No one can refuse this appetizing bánh tráng trộn.
Bánh khọt usually connects with Central Vietnam, but it’s a Southern delicacy. This common mistake happens because bánh khọt looks quite similar to bánh căn, a different savory pancake in Central Vietnam.
However, their making methods are different, with bánh căn being grilled while people will fry bánh khọt in hot oil until crispy. This dish is suitable with any fillings, from ground meat to seafood (shrimp, octopus, etc.) or mushrooms.
Besides bánh tráng trộn, bò bía is also a well-loved dish among Southern Vietnamese youngsters since it’s inexpensive and available anywhere. You can easily grab some rolls from street vendors and eat them on the go.
While it’s inspired by a similar Chinese snack called popiah, Vietnamese people have developed it into their own specialty. Apart from the usual savory variant with jicama and Chinese sausage, you can try the sweet one using sugar and shredded coconut meat.
While the other chè recipes above have a pretty thin broth, this dessert is so thick that you may think it’s soup or stew. Like most Vietnamese chè, chè chuối is quite sweet with ripe bananas, coconut cream/milk, and sugar.
And you may be wondering about the tapioca in this treat. It means the tapioca pearls you usually see in bubble milk tea but in white color. They provide a nice chewy texture contrasting with the soft ripe bananas.
Total time: 15 minutes
As I’ve said, bánh tráng trộn has been available for a long time. And to one point, people want to make something new with it. That leads to the birth of bánh tráng nướng. Although its English name is Vietnamese pizza, it’s nothing like Italian.
It gets that name because the rice paper is spread out, not shredded like the bánh tráng trộn. Then, people will place all ingredients on the rice paper, making it resemble a pizza. However, it’s grilled over charcoal instead of baked in the oven.
Total time: 1 hour
Forget all these unhealthy commercial potato chips; what I have here is a thousand times better! As their name indicates, these crackers are made with ground shrimp and other spices (fish sauce, black pepper, salt, etc.), making them full of oceanic flavors.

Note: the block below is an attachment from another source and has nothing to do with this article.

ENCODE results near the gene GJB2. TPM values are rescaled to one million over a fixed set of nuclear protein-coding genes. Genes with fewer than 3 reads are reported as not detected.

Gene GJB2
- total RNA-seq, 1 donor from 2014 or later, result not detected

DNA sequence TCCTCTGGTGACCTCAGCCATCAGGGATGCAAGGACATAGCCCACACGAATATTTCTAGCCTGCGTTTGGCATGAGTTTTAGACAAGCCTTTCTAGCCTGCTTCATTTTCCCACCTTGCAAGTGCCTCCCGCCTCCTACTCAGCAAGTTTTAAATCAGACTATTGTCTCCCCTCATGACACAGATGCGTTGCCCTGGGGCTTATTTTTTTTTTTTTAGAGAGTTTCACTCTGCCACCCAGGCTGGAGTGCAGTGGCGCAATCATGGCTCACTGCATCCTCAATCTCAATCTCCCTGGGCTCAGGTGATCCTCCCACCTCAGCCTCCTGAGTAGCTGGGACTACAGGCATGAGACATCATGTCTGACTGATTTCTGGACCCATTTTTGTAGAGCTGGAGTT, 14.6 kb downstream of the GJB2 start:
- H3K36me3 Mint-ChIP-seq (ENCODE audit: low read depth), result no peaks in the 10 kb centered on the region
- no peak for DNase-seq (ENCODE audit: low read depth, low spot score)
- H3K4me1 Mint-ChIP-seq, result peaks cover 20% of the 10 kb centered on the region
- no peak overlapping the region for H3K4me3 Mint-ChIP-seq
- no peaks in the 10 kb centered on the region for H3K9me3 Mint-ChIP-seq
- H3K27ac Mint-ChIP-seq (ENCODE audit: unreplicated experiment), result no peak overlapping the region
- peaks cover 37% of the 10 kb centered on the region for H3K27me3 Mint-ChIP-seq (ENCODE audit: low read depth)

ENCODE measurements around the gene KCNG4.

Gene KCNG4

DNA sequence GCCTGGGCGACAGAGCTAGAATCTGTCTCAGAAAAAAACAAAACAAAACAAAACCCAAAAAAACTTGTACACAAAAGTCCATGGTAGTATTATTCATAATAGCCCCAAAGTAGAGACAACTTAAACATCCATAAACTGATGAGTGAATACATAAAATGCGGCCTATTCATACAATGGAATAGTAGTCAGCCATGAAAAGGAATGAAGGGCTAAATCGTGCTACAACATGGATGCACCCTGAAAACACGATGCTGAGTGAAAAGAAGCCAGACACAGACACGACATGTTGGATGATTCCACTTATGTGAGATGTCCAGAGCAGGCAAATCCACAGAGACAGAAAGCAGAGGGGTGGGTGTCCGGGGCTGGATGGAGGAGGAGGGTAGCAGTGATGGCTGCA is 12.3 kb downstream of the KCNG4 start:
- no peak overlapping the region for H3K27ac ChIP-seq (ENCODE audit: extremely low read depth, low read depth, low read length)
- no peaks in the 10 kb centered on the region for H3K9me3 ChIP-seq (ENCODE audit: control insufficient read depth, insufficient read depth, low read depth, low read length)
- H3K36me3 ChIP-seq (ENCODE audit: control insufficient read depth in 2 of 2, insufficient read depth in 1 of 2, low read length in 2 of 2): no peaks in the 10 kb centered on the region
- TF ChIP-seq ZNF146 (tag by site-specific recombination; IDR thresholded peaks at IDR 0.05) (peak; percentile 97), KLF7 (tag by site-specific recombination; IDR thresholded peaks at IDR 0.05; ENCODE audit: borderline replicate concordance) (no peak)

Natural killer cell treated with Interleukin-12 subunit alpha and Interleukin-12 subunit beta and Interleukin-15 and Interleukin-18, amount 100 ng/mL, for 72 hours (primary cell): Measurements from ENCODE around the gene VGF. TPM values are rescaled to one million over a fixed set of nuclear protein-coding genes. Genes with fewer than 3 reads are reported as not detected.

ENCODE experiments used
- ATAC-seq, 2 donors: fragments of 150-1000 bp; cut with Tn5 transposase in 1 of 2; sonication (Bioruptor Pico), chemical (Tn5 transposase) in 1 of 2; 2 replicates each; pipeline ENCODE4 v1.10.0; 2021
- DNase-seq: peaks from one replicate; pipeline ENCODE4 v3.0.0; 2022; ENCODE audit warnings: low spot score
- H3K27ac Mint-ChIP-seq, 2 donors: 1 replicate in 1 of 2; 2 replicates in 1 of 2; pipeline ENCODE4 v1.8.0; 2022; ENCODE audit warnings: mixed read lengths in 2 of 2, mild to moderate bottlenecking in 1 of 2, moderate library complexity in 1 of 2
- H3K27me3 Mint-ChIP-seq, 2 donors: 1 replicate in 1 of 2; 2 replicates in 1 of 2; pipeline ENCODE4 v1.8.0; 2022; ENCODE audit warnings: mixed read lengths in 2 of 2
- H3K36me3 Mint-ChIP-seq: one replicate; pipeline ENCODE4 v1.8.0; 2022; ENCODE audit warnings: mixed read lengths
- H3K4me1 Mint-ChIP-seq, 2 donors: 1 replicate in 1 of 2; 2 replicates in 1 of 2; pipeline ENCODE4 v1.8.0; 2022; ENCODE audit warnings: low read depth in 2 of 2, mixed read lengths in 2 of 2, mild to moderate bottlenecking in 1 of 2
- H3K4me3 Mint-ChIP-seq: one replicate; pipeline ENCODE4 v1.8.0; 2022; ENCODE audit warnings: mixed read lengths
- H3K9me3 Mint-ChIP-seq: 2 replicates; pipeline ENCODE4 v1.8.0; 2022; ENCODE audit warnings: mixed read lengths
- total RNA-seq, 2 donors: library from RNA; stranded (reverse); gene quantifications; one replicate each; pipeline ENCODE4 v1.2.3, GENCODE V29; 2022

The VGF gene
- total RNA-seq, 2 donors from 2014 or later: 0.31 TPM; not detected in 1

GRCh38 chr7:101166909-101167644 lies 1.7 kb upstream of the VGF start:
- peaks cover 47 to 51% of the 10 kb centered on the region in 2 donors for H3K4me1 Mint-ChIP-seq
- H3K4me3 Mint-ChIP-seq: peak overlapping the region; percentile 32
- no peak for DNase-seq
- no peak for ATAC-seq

Prawn crackers are also mass-produced in Vietnam, as the locals cut and dry the dough beforehand. You only need to fry these crackers when eating. They also form a decent “scooper” for your gỏi.
Total time: 2 hours (excluding soaking time)
Nothing fits the definition of “snack” more than this bánh cam. Its adorable size makes it easier for people to eat it. And since these balls taste good even when hot or cold, you can make them beforehand and bring them to work or school.
Both Northern and Southern types of bánh cam are quite identical. But the latter commonly comes with simple syrup and without the sesame seed coating. You can make these balls either way, according to your liking.
These sesame balls are adorable to look at!
Total time: 20 minutes
You’ll be surprised at how Vietnamese people use betel leaves. In the Northern region, they usually appear in chả lá lốt (betel leaves wrapping ground pork). And in South Vietnam, you’ll have them with grilled beef.
While these two dishes are quite similar, chả lá lốt is a regular main dish served with rice. In contrast, bò nướng lá lốt is a midday snack. It mainly appeals to adults because it’s a perfect dish to wash down with a cold glass of beer.
Sometimes, you want some snacks that go well with beer, right? At those times, just make this nem nướng. While I call them pork sausages, they don’t look like regular sausages but more like a meatloaf using ground pork, pork paste, and pork fat.